Dec 19, 2022
The Top 10 Judicial Review and Civil / Commercial Appellate Cases of 2022
As 2022 draws to a close, it is time to take stock of the most important judicial review and civil appellate cases that have occupied the pages of Torkin Manes’ LegalWatch newsletter this year.
Canadian Courts have spilled ink on a number of notable themes in public law and appellate jurisprudence, including:
- A new conceptual framework devised by the Supreme Court of Canada to stay administrative proceedings for delay;
- The role that commercial and business considerations play in assessing a contracting party’s compliance with the duty of good faith;
- The criteria applicable when appealing commercial arbitration awards;
- How to pursue claims against non-parties to a commercial arbitration clause;
- When to seek security for costs on a civil appeal; and
- “Boomerang” summary judgment motions.
Here is what 2022 taught us:
A. Developments in Public Law and the Conduct of Civil Appeals
1. When Does Administrative Delay Give Rise to an Abuse of Process?
Perhaps the most important public law decision of 2022 is the Supreme Court of Canada’s ruling in Law Society of Saskatchewan v. Abrametz, 2022 SCC 29.
Abrametz involved a delay of approximately 71 months in a professional discipline case against a lawyer.
The Court established a refined conceptual framework for determining when inordinate administrative delay gives rise to significant prejudice so as to amount to an abuse of process. The Court was also careful to establish that the principles governing criminal law delays have no application in the public law context.
Moreover, the Court arguably heightened the bar for staying proceedings on the basis of administrative delay – offering a panoply of alternative judicial remedies in the face of a lengthy delay.
To learn more about the implications of Abrametz to your tribunal proceeding, read “Top 5 Lessons You Now Need to Learn About Administrative Delay” here.
2. The Top 5 Questions to Ask Before Seeking Judicial Review
Judicial review, in which Courts analyze the merits and procedure surrounding tribunal and administrative decisions, is fraught with minefields for the unversed.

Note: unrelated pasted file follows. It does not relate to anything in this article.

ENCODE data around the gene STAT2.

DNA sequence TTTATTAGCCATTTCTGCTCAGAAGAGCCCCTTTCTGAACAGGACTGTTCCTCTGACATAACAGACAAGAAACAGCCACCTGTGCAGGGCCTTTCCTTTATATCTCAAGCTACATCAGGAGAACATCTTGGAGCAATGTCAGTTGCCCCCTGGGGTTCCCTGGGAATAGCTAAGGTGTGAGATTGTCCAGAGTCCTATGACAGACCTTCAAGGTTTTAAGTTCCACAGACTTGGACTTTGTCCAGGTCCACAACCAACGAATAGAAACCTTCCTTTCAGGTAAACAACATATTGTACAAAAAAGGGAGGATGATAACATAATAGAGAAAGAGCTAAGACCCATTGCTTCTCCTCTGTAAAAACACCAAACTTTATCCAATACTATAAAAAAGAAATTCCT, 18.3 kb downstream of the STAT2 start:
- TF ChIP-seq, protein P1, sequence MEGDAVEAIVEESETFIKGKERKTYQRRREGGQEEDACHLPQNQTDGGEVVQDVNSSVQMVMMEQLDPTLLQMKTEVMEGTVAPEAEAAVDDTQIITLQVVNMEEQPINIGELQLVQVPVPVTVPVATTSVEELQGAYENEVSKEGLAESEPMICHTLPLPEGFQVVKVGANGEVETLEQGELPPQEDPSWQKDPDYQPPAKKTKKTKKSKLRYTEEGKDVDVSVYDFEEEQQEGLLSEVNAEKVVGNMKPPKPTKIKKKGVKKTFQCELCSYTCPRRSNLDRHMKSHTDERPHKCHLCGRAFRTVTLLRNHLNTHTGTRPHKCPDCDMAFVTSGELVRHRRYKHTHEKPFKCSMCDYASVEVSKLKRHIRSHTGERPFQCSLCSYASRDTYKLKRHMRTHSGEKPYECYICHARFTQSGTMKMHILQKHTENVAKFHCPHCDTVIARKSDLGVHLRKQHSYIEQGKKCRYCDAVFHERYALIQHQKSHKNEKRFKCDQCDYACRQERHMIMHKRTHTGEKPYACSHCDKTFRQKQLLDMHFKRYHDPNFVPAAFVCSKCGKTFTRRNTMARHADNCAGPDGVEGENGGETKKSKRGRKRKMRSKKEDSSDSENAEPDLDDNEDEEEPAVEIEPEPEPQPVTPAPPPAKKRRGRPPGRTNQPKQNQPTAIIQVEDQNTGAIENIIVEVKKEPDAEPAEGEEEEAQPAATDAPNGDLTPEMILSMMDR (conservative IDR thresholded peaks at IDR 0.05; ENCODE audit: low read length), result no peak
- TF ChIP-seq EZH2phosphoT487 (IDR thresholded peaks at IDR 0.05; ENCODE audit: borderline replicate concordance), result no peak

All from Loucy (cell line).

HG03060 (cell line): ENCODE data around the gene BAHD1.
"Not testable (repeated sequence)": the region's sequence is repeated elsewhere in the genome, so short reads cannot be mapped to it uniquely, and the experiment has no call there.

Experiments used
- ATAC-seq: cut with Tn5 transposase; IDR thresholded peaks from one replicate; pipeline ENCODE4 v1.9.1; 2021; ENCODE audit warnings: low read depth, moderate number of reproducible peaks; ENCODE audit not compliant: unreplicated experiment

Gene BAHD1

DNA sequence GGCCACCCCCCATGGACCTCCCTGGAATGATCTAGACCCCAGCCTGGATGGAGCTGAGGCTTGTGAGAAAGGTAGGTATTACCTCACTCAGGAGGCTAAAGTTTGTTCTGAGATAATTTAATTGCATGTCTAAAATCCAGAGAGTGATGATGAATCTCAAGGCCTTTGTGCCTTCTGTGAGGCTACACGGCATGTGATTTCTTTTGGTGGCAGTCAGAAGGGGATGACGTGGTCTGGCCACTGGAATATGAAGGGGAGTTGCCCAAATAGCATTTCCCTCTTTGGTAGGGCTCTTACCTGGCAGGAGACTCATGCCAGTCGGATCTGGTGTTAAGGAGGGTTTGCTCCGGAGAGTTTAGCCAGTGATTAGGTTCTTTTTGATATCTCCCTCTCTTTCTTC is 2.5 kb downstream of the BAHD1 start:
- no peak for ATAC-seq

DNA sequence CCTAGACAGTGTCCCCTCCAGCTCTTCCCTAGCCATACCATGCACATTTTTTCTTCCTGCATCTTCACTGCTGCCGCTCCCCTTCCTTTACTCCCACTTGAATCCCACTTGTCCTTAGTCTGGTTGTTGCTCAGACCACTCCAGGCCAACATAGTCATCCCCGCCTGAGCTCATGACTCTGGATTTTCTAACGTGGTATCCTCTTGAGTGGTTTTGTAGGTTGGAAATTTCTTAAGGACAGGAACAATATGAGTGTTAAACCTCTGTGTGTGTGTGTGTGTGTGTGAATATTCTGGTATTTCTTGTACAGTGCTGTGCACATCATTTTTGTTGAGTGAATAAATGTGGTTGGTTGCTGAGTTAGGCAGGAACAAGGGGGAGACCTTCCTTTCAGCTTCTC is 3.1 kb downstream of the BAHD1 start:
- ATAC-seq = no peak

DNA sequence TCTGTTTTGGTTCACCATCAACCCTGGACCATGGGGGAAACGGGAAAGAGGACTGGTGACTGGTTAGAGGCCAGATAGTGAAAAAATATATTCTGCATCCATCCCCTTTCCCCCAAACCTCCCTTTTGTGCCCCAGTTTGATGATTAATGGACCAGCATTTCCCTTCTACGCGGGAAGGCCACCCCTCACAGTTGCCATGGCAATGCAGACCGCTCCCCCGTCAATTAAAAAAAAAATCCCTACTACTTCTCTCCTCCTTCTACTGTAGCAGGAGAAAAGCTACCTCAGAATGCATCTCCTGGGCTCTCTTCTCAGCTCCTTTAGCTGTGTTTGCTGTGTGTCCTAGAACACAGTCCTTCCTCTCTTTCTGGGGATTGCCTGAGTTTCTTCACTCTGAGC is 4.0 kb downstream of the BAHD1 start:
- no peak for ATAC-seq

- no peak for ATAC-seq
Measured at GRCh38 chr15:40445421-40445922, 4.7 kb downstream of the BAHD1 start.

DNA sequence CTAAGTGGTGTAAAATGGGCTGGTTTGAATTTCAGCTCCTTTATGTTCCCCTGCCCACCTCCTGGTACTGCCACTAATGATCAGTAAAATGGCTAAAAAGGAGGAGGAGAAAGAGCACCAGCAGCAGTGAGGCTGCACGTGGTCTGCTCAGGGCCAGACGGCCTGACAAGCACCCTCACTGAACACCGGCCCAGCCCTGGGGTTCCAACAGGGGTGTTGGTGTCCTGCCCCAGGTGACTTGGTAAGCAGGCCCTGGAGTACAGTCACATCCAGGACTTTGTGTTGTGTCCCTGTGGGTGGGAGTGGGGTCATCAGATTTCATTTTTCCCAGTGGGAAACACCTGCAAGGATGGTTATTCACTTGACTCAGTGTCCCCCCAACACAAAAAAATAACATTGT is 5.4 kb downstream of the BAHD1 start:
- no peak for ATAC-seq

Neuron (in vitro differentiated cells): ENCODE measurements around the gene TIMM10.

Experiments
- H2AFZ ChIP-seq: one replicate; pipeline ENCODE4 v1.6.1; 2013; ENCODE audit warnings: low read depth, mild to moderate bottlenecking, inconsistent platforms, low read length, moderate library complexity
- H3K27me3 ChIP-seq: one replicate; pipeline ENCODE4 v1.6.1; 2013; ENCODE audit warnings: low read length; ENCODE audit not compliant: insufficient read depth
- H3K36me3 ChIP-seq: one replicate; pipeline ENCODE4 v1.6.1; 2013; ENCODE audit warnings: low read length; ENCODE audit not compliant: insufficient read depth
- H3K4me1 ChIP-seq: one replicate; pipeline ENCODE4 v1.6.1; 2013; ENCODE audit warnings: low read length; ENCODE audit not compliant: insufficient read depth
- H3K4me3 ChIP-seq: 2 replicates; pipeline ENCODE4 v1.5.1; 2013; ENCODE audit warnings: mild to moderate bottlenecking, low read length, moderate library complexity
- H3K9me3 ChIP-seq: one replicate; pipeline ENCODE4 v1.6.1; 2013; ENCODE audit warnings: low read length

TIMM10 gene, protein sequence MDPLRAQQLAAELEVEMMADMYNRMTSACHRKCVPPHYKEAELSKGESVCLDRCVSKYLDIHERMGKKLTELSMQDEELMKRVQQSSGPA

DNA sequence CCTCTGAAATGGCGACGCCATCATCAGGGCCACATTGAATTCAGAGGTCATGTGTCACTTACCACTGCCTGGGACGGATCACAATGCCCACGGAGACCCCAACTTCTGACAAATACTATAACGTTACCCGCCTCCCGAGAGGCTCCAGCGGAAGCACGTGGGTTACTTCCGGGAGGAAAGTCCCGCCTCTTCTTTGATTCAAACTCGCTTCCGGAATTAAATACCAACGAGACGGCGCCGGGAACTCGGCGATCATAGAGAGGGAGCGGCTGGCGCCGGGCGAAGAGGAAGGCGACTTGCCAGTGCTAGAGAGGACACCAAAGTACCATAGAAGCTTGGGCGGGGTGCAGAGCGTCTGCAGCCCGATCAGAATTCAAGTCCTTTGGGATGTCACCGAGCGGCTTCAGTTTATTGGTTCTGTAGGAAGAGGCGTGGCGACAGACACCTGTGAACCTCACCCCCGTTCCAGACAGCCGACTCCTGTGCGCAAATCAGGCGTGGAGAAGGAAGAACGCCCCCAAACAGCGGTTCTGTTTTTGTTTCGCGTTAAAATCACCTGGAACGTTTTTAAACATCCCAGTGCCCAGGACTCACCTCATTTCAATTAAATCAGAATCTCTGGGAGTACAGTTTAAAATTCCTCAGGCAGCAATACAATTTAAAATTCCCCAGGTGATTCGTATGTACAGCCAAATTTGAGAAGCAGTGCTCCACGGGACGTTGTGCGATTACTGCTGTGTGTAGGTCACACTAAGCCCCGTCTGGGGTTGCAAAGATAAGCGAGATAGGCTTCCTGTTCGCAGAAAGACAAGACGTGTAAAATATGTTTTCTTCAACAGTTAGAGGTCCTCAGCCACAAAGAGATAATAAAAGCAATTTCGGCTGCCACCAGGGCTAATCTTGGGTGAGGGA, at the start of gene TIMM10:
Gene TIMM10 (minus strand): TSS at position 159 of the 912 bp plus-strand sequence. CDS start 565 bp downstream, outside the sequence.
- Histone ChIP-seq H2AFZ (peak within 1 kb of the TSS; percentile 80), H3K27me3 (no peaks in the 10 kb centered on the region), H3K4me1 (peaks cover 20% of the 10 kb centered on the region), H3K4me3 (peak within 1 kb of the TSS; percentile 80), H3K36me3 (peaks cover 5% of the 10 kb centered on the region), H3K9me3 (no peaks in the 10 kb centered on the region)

In “Top 5 Questions to Ask Before Seeking Judicial Review”, LegalWatch canvassed the most important considerations any party should consider before embarking on an application for judicial review.
3. Seeking Security for Costs on a Civil Appeal
Appellate Courts have limited tools at their disposal to discourage frivolous appeals. One such tool is a motion for security for costs, awarded in advance of the appeal.
In Richardson v. Arsenov, 2022 ONCA 137, the Ontario Court of Appeal illustrates how a security for costs order can be employed to stall or dismiss a meritless appeal.
To learn more about this decision, read “Why Seek Security for Costs on Appeal?” here.
4. Stays Pending Appeal and Judicial Review
The commencement of an appeal or application for judicial review may not stop the lower Court or tribunal decision being challenged from taking effect.
A number of important considerations factor into the analysis of whether a party can and should seek a stay pending an appeal or judicial review.
To learn more about the practical analysis motions for a stay of proceedings, read “Stays Pending Appeal and Judicial Review: What You Need to Know” here.
5. When a Judicial Review Application is Out of Time
A recent amendment to Ontario’s Judicial Review Procedure Act, R.S.O. 1990, c.J.1 provides that most judicial review applications must now be commenced within 30 days of the decision.
This is a departure from the six-month timeline that had been established in the jurisprudence to date. However, Courts have the discretion to extend the 30-day timeline in appropriate circumstances.
To learn more about these circumstances, read “Is It Too Late to Seek Judicial Review of Your Tribunal Decision?” here.